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Common App declaring of major

aikmanbabeaikmanbabe 0 replies1 threads New Member
Each school has a list of possible majors to declare, which is a puzzle which seems to lack all the pieces. My daughter is a rising 12th grader who is interested in the medical field; possibly a physician or a physician’s assistant. Now, does that make her major biology? We have no clue what to choose. Any help?
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Replies to: Common App declaring of major

  • helpingmom40helpingmom40 440 replies10 threads Member
    You could do bio, chem, biochem or look at pre-professional programs. D20 has some friends who done nursing to become a NP and one is going that route to apply to med school, thinking she can work for a little while to save money.
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  • ucbalumnusucbalumnus 84645 replies752 threads Senior Member
    A pre-med student can choose any major, but needs to include the pre-med courses. Many choose biology as a major because of substantial overlap, but this is not required -- some premeds major in other sciences, math or statistics, humanities, or social studies.

    However, some health care subjects are undergraduate rather than professional school majors (e.g. nursing). In those cases, the student would apply for the specific major. Note that nursing course work does not necessarily match pre-med requirements, and medical schools may not necessarily want to reduce the pool of nurses.
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  • compmomcompmom 12089 replies82 threads Senior Member
    edited August 14
    You can major in anything for med school but have to cover prerequisites. There are post-baccalaureate programs to accomplish this, so it is possible to finish college without any biology and still apply to med school. Of course you have to pay for the post-bacc program. Here is an example: https://www.goucher.edu/learn/graduate-programs/post-baccalaureate-premed-program/ There are lots of them.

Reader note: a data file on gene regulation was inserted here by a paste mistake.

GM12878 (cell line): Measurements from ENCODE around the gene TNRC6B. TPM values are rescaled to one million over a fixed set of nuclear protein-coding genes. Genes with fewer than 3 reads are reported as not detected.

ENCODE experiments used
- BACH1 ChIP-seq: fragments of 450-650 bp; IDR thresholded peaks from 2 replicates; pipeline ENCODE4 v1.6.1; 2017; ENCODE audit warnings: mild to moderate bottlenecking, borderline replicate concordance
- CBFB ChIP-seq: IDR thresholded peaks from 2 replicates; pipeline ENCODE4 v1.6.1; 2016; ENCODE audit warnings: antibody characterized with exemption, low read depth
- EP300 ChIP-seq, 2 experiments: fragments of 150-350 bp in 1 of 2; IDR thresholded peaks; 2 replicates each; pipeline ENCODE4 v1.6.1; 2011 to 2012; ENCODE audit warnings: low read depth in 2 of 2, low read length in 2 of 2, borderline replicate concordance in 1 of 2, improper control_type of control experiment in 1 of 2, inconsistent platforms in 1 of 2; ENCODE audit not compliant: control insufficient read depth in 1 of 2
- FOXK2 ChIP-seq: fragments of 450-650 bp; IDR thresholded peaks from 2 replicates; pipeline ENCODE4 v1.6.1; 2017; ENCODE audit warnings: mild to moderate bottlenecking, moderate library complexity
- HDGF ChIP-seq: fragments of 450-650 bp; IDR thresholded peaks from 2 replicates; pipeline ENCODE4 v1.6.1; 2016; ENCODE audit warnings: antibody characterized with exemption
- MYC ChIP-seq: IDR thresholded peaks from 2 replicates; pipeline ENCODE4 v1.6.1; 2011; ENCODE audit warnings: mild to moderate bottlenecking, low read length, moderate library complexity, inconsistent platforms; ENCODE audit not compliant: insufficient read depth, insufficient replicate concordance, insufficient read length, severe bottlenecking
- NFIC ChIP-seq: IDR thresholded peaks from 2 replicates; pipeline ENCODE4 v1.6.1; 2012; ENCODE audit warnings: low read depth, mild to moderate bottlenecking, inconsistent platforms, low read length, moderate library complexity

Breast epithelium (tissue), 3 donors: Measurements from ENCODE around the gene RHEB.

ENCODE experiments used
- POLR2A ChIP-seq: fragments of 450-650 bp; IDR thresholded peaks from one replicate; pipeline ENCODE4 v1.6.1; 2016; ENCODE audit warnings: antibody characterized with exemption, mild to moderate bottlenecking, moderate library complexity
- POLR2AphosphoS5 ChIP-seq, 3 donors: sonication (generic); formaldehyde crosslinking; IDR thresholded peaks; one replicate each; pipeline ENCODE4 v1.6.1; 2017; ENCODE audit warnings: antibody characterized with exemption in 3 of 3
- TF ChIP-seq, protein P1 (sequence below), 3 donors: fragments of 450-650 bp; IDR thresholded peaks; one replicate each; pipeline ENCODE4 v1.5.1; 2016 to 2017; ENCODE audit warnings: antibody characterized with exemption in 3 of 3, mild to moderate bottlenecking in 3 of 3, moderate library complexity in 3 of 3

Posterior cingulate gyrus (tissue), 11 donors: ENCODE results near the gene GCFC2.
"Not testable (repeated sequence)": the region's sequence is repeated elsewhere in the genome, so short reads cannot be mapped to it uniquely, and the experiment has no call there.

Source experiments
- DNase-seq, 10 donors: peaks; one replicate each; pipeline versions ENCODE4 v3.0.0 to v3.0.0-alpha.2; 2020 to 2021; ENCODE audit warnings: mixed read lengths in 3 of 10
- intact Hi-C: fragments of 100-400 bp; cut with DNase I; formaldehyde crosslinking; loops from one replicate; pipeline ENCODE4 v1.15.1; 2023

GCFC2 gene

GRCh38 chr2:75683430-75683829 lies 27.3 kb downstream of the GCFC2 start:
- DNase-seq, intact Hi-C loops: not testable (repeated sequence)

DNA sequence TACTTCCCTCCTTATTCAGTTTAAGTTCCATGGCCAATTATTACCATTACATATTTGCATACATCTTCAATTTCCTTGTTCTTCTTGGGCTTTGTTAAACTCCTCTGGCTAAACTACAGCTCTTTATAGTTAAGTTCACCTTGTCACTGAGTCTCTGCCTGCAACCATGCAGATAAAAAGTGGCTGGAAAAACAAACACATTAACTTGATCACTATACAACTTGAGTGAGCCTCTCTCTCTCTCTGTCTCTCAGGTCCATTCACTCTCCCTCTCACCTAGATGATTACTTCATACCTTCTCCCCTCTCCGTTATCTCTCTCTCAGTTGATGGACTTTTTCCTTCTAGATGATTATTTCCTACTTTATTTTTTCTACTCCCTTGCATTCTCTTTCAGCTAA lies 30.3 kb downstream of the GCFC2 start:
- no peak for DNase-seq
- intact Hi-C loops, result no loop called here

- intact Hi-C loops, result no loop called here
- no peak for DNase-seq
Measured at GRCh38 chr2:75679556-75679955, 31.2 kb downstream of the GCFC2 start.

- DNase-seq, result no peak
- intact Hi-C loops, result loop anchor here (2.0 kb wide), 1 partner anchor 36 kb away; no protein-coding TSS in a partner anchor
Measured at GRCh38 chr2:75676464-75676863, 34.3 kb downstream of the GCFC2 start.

Of course a large number of students change their major. Is this for a school like a UC? For many schools, undeclared is fine, or putting down a major in an area of interest with the understanding it may change. At many schools you declare a major at the end of sophomore year and whatever you put on the application is far from binding. Schools probably want a ballpark.
    edited August 14
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  • SchadretSchadret 162 replies20 threads Junior Member
    As people have already said, you can major in ANYTHING and then go to medical school.

    Most med schools require you to have taken (varies by school, always check individual schools):

    2 semesters of biology w/lab
    2 semesters of general chemistry w/lab
    1 semester organic chemistry
    1 semester biochemistry
    **note a lot of schools have 2 semesters of organic chemistry and don't have the biochem requirement
    2 semesters of physics w/lab
    1 semester math (usually they seem to list calc or stats)

    So if you want to be a theater major, you just need to get the above classes fit in your schedule as well.. otherwise you can take them after college in a postbaccalaureate program, and then apply.
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  • virgosunvirgosun 34 replies9 threads Junior Member
    You can also reach out to the school or browse the website to try to figure out if the major you declare on the Common App is a commitment. Some schools have you declare a major on the common app, but if you attend you actually go into the school undeclared. Some schools the major you declare is the major you will start with, but the process of switching is fairly early. It just depends.
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  • HighTide2020HighTide2020 110 replies0 threads Junior Member
    I've been wondering about this, too. My last kid (rising HS senior) is really undecided and doesn't want to put something down and be locked in. I keep telling him he won't be. I thought I read once where over 70% of college students change their majors.
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  • ucbalumnusucbalumnus 84645 replies752 threads Senior Member